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Sustainable Living

By on Apr 23, 2008

By Sherry Hinman

Suzanne Elston's concern for the environment grew out of her fears as a new parent when her first child was small. "When you have kids, you childproof your home," she says. "I covered all the electrical outlets and made sure everything was safe. Then I looked outside. I took a look at my backyard and then at the community. We're right between two large nuclear power plants. That's how I got into this," she says.

Today, Elston is an award-winning newspaper columnist who has been writing on the environment for over 16 years. She's also chair of the Durham Region Environmental Advisory Committee (DEAC). There are 36 environmental advisory committees set up across Ontario. These advisory bodies, made up of local citizens, advise municipalities about ecological decisions.

Elston says "the idea of sustainability is about asking yourself, What do I need for a level of comfort that I can maintain? It's about economic prosperity without robbing future generations."

"The "environment' is where we all live, and 'development' is what we all do in attempting to improve our lot within that abode." These words are from the 1987 landmark Brundtland Report entitled Our Common Future. This excerpt exemplifies the foundation the report laid for future work on an international scale; initiatives such as the United Nations Earth Summits and the global Agenda 21 programs outlined the action plans from those summits. The report was the spark that mobilized action across the globe over the past 18 years.

The expression "think globally, act locally" reminds us that while it can be overwhelming to consider the enormity of the world's environmental woes, organizations and individuals have the power to create change on a small scale.

How this plays out depends upon the aspect of our lives to which we apply the philosophy of sustainable living. There are examples everywhere of individuals and companies doing exemplary work to help preserve the environment. People are opting for green heating systems. Builders are creating walkable communities.

The Toronto and Region Conservation Authority (TRCA) hosts a competition, along with the Design Exchange, called the Archetype for the Living City: Sustainable House Competition. Competitors must come up with a plan for a single detached home that utilizes sustainable technologies and processes. The winning design will be built as an archetype at the new Living City Campus north of Toronto. "The Living City" refers to Greater Toronto's environmental vision, a program based on respect for civil and human needs that includes planning for our coexistence with nature and its resources. Canada's national housing agency, Canada Mortgage and Housing Corporation, recently hosted a Toronto media bus tour to highlight some of the city's innovative housing solutions, including the Toronto Healthy House, as well as other examples of creative uses of space and building materials.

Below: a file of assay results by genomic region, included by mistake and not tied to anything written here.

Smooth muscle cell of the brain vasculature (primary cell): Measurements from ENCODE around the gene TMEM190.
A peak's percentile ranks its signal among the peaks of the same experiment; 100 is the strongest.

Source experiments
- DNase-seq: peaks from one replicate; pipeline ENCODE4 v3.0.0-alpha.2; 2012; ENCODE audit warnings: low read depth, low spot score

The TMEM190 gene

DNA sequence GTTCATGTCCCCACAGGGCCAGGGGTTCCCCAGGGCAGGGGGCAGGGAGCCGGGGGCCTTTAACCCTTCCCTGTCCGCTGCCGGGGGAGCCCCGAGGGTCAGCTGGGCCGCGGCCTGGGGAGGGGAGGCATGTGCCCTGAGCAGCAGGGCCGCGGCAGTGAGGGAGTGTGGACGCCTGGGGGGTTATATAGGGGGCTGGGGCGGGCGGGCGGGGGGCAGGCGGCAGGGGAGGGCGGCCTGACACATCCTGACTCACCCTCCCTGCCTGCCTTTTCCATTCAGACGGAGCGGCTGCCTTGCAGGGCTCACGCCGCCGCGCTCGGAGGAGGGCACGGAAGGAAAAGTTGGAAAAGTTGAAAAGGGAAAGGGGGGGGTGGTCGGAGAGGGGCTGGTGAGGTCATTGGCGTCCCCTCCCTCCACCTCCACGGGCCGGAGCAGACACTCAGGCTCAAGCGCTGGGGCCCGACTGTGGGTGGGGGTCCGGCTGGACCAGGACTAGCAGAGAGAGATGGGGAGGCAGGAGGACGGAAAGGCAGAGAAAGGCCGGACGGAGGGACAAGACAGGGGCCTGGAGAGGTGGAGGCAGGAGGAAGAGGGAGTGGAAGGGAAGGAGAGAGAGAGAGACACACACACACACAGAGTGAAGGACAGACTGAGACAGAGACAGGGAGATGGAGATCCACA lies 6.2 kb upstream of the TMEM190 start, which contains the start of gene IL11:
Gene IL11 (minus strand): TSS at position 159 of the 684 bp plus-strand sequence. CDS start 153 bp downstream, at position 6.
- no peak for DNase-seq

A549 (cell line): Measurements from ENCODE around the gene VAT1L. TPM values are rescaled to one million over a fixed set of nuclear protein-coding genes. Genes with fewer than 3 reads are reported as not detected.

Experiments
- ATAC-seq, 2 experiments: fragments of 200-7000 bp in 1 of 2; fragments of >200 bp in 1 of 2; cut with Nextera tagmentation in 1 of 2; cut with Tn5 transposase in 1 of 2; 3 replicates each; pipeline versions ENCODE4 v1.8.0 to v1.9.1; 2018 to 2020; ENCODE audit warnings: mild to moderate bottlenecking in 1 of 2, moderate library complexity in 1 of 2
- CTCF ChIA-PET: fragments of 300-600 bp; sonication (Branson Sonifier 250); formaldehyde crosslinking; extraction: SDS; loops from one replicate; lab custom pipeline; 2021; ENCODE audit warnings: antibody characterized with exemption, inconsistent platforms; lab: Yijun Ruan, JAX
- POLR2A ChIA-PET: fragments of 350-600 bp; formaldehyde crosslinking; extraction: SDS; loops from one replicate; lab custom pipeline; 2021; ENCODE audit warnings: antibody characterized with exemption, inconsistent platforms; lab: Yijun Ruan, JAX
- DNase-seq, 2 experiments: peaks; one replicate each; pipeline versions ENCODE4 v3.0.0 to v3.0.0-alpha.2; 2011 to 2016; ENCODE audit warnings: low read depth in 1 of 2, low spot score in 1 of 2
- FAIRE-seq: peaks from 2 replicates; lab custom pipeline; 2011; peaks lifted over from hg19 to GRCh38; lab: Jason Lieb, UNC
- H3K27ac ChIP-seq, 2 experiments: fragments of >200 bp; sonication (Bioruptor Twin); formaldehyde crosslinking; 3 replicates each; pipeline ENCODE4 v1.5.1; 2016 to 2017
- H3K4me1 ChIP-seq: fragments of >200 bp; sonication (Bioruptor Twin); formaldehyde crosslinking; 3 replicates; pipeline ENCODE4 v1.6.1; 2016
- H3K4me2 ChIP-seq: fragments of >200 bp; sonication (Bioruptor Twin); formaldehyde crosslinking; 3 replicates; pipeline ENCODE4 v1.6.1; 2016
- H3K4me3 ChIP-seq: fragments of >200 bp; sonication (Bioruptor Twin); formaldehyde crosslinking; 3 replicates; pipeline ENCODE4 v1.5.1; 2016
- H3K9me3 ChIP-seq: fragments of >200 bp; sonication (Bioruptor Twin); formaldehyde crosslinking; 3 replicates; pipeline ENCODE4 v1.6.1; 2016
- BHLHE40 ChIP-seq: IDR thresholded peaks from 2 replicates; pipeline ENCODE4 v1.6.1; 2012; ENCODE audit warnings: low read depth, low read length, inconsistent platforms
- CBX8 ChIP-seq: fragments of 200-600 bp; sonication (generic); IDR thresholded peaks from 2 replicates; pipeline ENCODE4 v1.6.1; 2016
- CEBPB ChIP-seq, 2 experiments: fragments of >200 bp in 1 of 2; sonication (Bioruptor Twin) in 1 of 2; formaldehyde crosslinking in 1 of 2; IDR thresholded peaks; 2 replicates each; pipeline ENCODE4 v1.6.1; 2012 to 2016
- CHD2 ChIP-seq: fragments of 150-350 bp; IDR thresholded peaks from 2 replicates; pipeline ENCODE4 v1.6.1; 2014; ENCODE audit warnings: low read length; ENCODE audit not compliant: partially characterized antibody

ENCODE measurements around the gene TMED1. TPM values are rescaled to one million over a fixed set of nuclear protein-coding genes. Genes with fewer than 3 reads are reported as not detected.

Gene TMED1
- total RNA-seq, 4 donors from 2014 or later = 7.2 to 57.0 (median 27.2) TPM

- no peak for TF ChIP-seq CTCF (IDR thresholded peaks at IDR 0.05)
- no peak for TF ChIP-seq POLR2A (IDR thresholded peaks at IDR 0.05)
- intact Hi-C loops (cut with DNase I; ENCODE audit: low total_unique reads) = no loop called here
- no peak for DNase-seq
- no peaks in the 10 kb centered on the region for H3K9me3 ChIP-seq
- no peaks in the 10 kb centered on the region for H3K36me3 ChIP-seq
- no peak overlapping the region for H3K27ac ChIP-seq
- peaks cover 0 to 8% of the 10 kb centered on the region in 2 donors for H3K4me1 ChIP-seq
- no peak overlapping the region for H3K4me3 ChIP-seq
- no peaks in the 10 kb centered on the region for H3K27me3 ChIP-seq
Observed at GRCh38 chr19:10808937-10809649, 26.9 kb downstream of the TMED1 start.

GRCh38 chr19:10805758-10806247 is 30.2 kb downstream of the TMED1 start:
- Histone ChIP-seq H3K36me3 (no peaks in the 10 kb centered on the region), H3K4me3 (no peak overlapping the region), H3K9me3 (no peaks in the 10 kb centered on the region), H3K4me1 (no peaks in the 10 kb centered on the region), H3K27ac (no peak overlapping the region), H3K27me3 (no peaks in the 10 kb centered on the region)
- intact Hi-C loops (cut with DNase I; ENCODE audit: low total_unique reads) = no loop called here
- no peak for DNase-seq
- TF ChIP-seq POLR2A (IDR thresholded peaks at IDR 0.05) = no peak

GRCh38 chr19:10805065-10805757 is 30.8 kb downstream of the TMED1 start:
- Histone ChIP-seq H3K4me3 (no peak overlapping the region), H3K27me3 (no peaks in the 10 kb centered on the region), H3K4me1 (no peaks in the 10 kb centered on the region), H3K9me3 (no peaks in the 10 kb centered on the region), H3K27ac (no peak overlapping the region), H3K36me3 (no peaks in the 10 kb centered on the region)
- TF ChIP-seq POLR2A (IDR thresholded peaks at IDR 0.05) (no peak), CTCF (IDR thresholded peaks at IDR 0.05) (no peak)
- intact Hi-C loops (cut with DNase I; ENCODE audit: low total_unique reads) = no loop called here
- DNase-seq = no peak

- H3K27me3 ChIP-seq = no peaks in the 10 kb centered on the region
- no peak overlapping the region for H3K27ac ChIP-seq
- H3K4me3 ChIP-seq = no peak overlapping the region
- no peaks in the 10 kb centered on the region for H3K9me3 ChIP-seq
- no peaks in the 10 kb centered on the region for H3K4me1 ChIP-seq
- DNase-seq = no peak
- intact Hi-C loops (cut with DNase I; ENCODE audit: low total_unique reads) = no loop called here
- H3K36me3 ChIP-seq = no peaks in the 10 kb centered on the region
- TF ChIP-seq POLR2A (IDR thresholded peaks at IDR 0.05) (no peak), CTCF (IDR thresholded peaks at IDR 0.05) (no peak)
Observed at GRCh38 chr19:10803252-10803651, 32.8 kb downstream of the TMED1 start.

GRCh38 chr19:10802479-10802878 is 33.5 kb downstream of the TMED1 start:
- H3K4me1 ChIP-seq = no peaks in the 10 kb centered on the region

In Durham Region, DEAC offers six Environmental Achievement Awards, created in memory of individuals who contributed significantly to the environment. For example, the Eric Krause Innovative Plans/Policies/Initiatives Award, named for the dedicated environmentalist who developed the Ecological Footprints Analysis, was recently awarded to Hawk Ridge Farms "for naturalizing their property, securing its future with a conservation easement, and being a flagship project for private land stewardship in Durham Region."

The Ecological Footprint Analysis is an innovative online quiz you can take. By entering information about your lifestyle choices concerning where you live, what you eat, and how you get around, you can find out how much of the world's resources you use. According to the analysis, "this planet has 12 billion hectares of bio-productive land, only two hectares per person. The average Canadian requires 7.7 hectares. If everyone were to consume at the rate of the average Canadian, we would require 3.85 earth's to support us all."

It's a sobering reminder about how real our impact is, how easy it is to make small changes, and how delicately we fit in the balance.


Your Earth by Suzanne Elston

Ecological Footprint Analysis

Sustainable Living Network

Environmental Education Ontario

Home Alive!

Everdale Organic Farm and Environmental Learning Centre

The archetype for The Living City: Sustainable House Competition

Green Ontario

The Centre for Sustainable Living, Toronto pvps/cases/can_01.htm

Environmental Advisory Committees

The Brundtland Report

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